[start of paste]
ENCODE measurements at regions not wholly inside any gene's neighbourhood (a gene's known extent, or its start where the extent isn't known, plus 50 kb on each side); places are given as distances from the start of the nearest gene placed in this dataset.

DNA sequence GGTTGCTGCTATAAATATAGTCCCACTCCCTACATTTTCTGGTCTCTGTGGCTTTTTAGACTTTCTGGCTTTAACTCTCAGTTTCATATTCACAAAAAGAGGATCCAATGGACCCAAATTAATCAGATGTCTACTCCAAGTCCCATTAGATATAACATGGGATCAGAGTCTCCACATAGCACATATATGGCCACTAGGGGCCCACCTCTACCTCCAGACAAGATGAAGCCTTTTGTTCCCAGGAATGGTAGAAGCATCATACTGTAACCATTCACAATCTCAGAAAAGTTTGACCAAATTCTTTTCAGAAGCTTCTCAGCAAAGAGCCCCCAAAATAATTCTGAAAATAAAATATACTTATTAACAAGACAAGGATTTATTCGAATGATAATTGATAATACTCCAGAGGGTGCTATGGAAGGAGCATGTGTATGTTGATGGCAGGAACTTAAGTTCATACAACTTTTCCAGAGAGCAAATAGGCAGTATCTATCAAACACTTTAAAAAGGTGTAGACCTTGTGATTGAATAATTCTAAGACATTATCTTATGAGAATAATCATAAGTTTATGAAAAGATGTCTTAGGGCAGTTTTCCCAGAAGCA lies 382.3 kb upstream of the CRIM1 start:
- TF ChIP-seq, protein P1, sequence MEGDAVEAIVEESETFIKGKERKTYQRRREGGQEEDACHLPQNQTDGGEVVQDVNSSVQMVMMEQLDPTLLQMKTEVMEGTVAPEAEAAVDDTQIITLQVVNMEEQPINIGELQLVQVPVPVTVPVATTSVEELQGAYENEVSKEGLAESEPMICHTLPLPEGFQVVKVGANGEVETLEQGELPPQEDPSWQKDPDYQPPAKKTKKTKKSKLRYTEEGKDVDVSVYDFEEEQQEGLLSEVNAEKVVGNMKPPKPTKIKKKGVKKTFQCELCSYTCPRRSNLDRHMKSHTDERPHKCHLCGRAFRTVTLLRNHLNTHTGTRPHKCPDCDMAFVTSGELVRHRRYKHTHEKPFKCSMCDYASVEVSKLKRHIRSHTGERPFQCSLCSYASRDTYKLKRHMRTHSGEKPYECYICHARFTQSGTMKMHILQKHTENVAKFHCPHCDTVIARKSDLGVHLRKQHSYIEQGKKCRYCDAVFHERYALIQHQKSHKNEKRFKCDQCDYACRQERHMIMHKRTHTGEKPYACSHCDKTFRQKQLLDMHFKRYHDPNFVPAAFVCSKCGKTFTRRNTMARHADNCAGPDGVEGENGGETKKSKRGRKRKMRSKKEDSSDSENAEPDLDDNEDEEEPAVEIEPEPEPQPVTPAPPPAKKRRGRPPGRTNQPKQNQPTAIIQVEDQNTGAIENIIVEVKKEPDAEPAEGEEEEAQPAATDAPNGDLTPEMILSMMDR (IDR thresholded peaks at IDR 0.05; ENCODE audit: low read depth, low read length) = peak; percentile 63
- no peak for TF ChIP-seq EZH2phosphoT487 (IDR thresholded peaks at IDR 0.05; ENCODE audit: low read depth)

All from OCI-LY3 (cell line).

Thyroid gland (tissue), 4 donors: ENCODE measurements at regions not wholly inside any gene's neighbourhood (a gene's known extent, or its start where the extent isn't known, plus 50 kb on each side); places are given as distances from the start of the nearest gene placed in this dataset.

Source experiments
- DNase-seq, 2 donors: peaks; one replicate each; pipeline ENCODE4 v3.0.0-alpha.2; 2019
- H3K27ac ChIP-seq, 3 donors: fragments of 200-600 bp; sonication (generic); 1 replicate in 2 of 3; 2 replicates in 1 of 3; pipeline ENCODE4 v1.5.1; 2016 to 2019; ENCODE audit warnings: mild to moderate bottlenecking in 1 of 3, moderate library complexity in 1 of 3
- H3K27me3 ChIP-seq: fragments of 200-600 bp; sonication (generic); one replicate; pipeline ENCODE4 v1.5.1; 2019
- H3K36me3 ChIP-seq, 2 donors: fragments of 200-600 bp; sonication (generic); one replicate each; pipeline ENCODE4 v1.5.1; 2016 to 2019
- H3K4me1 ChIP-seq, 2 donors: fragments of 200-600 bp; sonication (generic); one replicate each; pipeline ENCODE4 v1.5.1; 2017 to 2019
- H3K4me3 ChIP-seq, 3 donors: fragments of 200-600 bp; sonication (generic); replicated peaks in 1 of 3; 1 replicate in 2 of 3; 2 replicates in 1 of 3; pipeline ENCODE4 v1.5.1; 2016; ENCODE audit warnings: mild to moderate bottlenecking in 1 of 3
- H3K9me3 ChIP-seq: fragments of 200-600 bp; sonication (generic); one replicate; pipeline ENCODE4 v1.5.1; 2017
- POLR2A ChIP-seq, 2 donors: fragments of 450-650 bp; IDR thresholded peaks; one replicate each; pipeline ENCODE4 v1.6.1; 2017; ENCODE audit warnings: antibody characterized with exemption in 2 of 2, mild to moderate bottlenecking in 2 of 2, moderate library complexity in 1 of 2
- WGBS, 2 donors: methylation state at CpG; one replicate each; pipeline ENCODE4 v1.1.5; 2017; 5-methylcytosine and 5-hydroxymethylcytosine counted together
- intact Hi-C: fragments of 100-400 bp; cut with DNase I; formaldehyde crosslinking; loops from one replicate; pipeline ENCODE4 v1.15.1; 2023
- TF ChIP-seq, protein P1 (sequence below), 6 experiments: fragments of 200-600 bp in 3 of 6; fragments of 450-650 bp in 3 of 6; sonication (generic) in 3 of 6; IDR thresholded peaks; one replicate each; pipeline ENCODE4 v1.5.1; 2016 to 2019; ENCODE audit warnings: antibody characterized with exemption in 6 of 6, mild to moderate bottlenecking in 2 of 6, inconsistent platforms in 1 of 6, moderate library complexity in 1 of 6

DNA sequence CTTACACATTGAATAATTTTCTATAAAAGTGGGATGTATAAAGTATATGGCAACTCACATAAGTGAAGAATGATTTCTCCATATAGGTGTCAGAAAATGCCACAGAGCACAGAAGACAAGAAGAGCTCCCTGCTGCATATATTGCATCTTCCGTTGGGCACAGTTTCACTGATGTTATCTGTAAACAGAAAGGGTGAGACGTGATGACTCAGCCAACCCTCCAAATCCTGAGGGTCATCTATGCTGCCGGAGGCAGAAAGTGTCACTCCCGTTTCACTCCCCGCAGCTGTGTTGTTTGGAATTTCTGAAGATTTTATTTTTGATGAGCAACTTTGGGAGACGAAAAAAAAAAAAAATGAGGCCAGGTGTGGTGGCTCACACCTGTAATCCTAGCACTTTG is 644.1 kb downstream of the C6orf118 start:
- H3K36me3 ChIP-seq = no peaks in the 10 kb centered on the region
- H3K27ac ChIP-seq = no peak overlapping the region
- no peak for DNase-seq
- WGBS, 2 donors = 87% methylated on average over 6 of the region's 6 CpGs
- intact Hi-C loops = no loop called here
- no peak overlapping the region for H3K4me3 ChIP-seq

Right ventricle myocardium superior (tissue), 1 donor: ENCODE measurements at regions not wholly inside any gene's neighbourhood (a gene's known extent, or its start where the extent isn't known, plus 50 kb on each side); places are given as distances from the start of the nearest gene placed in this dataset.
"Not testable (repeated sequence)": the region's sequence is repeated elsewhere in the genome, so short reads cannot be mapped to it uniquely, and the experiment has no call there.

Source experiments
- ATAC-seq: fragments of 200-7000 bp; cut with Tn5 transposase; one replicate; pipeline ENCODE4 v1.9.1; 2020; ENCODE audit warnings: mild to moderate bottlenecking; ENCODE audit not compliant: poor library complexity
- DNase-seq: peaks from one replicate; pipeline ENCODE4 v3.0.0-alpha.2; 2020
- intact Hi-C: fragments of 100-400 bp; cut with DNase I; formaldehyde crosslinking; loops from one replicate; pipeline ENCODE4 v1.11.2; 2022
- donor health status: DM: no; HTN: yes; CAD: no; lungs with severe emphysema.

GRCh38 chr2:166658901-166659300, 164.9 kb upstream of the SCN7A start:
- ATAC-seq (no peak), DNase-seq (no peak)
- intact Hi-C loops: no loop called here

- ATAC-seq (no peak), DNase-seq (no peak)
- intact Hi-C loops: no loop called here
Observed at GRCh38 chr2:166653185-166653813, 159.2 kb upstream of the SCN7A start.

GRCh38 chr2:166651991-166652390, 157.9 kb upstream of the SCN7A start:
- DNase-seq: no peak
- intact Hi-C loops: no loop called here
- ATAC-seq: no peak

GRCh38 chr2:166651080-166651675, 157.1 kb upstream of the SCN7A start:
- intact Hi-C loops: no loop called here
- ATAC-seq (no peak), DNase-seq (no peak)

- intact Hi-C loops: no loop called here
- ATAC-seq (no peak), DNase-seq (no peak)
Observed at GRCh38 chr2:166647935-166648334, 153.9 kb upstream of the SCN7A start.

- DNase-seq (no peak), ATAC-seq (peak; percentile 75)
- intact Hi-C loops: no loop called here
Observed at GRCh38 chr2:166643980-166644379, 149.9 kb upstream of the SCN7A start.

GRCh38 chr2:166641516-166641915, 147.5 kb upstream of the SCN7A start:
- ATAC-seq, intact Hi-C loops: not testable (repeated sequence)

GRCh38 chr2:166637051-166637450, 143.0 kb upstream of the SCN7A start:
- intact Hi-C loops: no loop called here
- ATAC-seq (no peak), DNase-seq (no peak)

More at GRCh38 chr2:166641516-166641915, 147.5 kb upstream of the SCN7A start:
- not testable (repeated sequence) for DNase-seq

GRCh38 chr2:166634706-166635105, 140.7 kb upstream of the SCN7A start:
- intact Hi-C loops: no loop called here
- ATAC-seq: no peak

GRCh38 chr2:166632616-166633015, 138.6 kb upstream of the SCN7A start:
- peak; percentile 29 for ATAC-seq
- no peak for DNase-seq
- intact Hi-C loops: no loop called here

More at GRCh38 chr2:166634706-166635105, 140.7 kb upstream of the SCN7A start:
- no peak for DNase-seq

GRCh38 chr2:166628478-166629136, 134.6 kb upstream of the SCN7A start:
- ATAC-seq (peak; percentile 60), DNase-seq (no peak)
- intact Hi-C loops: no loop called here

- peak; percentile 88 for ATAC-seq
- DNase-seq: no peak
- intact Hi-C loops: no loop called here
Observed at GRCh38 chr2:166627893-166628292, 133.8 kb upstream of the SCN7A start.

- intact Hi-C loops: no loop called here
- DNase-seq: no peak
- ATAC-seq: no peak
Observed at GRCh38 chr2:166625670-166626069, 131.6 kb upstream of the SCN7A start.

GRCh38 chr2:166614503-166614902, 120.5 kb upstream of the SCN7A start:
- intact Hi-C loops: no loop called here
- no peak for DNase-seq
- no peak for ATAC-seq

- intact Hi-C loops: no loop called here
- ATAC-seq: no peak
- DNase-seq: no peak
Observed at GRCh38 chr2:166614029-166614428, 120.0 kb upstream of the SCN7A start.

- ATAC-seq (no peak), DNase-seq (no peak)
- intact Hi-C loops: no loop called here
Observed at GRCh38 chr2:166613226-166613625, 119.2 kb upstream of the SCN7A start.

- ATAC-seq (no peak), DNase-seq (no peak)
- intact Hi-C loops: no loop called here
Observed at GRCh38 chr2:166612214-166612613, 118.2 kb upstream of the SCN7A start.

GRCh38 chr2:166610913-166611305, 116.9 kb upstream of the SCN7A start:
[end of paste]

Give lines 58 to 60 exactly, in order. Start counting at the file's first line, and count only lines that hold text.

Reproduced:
- not testable (repeated sequence) for DNase-seq

GRCh38 chr2:166634706-166635105, 140.7 kb upstream of the SCN7A start:
- intact Hi-C loops: no loop called here